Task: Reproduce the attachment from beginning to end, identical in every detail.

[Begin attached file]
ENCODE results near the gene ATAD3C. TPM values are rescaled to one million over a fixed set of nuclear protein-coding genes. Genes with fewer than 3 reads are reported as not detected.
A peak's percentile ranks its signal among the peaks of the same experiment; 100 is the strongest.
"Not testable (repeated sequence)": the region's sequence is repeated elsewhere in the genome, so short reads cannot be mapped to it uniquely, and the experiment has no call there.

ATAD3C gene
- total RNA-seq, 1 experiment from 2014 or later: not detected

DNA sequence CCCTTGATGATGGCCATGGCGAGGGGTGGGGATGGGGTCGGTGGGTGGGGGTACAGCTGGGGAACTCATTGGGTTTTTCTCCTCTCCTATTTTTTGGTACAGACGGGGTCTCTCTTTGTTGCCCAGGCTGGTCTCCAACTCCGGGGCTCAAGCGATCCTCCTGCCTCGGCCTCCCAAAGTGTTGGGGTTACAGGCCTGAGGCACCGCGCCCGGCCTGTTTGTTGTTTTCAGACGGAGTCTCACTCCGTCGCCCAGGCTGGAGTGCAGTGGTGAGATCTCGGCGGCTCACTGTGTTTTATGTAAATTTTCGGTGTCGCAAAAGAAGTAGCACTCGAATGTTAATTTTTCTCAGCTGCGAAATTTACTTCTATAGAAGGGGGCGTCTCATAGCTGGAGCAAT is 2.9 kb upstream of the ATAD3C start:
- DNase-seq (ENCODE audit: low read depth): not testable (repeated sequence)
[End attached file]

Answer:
ENCODE results near the gene ATAD3C. TPM values are rescaled to one million over a fixed set of nuclear protein-coding genes. Genes with fewer than 3 reads are reported as not detected.
A peak's percentile ranks its signal among the peaks of the same experiment; 100 is the strongest.
"Not testable (repeated sequence)": the region's sequence is repeated elsewhere in the genome, so short reads cannot be mapped to it uniquely, and the experiment has no call there.

ATAD3C gene
- total RNA-seq, 1 experiment from 2014 or later: not detected

DNA sequence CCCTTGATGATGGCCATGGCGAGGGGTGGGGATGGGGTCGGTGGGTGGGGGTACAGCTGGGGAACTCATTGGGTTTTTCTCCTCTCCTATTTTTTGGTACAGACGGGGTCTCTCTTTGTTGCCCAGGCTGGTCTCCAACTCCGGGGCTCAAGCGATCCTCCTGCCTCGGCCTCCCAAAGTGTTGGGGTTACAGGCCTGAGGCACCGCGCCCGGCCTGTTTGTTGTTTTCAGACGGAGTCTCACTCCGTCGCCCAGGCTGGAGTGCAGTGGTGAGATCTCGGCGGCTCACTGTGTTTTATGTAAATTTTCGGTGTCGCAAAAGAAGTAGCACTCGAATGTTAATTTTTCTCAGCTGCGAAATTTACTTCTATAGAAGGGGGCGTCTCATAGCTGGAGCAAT is 2.9 kb upstream of the ATAD3C start:
- DNase-seq (ENCODE audit: low read depth): not testable (repeated sequence)